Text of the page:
And even if you only want a user’s “IP” and identity, you will have to also collect every server IP address as well (the web domain can easily be looked up from its IP).

    A far cry from just “your IP address”.

    So, while the proponents may not “want” to collect your web browsing history, at the bare minimum it is increasingly technically necessary to collect the web server IP address for every element of everything you (and everyone) clicks or views, even if the aim is merely to be able to identify you from among the several other people who may be sharing your IP address at any instant.

    A IP is not yet a complete Web address (URL), but with the server address of the host page, and and a similar IP fingerprint of all the elements, images, cookies and ads on it, this gives the lie to apparent assurances that “your web browsing will not be tracked”.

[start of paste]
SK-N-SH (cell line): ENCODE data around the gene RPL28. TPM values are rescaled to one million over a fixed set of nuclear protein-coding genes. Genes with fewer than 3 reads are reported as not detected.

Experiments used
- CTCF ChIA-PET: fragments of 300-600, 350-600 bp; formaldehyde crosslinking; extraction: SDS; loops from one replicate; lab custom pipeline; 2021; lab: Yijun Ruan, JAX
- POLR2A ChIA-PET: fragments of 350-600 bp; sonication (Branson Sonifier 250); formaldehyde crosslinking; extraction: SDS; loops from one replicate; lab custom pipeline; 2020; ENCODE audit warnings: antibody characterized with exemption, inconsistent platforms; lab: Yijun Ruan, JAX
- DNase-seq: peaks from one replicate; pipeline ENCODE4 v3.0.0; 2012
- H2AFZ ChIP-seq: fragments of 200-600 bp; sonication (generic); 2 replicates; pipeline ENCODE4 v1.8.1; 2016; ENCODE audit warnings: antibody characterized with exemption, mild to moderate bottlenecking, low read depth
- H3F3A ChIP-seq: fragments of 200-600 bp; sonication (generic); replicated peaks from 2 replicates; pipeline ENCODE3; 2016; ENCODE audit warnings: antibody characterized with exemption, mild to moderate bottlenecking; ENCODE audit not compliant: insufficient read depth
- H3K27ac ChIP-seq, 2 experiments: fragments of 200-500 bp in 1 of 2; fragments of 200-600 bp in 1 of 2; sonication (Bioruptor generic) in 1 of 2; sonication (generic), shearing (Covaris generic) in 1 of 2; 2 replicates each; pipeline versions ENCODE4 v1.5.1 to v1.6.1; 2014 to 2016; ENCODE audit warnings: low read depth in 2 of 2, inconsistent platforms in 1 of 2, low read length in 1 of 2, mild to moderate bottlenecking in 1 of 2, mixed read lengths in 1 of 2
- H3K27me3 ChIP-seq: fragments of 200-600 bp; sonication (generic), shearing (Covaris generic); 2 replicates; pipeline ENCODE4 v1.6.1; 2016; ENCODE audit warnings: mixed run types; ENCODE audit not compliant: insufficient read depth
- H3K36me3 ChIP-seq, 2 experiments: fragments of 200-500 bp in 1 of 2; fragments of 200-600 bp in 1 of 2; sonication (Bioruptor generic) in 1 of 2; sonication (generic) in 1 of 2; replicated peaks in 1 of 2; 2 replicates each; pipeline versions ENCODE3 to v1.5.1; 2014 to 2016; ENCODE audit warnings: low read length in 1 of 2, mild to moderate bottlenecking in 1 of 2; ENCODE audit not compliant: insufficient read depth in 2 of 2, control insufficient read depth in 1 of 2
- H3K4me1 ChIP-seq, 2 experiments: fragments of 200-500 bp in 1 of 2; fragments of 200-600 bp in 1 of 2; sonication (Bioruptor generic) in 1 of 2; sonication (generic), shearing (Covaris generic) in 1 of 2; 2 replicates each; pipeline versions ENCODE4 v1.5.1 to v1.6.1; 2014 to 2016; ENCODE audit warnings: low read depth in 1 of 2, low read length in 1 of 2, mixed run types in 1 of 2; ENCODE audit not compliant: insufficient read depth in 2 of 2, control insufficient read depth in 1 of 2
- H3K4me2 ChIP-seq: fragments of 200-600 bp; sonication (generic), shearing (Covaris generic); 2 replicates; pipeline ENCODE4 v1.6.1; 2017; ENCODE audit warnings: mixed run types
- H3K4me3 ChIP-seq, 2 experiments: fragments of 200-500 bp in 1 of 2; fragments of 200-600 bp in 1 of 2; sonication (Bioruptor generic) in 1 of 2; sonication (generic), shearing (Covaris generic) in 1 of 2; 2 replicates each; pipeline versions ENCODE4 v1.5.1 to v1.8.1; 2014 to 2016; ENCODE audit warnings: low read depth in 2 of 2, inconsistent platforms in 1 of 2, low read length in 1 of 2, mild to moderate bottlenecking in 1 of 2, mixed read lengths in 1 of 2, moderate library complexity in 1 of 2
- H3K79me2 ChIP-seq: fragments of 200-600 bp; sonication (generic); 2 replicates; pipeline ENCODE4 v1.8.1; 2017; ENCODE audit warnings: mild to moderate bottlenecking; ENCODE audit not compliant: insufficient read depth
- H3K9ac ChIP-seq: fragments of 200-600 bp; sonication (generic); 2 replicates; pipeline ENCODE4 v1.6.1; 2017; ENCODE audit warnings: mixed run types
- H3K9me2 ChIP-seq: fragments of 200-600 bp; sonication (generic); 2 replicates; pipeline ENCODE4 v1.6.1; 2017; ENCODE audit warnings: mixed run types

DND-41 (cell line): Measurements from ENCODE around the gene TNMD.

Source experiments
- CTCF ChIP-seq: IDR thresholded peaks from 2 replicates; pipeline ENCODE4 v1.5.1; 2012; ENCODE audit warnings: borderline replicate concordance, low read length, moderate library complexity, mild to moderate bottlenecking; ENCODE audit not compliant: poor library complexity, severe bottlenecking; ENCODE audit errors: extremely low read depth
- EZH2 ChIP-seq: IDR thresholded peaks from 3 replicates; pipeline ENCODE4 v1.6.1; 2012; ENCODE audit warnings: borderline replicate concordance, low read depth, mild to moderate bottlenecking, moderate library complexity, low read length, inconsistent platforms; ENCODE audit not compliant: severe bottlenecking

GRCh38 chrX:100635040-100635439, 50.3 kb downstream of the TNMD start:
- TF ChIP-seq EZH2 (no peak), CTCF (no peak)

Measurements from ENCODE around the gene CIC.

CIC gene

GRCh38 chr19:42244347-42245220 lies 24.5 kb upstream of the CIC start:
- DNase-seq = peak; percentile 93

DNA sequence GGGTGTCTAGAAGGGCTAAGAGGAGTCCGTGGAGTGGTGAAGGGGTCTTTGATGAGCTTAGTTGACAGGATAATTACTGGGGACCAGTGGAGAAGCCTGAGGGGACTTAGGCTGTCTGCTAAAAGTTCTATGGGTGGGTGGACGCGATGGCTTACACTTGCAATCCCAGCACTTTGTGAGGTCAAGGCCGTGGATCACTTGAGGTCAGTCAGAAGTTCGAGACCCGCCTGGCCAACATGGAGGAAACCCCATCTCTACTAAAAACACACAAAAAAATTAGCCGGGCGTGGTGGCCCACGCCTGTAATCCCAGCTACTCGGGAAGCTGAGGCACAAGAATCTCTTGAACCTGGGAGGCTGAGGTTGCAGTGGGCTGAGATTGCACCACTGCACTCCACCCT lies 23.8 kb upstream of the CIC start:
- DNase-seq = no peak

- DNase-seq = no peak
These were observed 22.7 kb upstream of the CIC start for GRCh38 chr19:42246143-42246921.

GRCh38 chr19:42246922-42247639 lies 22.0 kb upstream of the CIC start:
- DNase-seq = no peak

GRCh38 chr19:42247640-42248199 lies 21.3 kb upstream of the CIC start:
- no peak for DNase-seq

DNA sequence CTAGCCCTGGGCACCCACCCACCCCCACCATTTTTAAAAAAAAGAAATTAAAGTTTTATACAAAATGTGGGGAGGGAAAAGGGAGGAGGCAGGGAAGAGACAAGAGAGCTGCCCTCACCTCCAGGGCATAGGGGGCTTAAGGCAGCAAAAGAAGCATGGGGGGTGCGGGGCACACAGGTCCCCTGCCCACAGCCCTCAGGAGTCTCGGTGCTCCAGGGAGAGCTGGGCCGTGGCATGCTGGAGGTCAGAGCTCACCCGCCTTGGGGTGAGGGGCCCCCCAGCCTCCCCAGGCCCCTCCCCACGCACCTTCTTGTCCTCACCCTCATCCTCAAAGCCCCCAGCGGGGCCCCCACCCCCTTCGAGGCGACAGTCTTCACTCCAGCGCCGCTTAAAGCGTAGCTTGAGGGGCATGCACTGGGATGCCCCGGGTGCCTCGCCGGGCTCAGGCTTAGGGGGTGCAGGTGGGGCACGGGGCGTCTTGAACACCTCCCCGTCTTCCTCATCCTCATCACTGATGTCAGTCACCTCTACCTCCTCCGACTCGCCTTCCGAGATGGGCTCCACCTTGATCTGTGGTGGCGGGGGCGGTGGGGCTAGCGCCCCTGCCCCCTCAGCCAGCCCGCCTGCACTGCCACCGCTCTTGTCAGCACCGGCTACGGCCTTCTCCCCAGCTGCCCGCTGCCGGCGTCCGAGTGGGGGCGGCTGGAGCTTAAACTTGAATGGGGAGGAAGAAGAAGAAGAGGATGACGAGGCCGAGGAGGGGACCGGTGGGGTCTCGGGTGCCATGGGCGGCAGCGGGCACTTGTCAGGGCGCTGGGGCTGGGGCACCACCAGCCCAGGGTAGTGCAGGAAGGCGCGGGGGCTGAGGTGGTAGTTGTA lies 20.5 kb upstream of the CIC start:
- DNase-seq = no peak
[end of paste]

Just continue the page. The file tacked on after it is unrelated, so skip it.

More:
If Geoff is correct (and you’d want a globally authoritative technical source to refute him), even if the aim is just to identify you, on a CG-NAT system they cannot afford NOT to track every server you browse, every service and every element you use. Without this server-end IP logging, identification is typically not possible under CG-NAT.

    The Joint Committee showed little comprehension of this, and no interest to pursue the implications, or the explanation for why no proponent was willing to acknowledge it, or to explain what it means: even without “content”, and not “wanting” to track your browsing, the unintentional metadata by-catch often just happens to be pretty close to a browsing history, down to the millisecond level.

  12. Dogs breakfast

    Great isn’t it.

    I wonder why Tony isn’t describing this as a great new government spying on every citizen tax!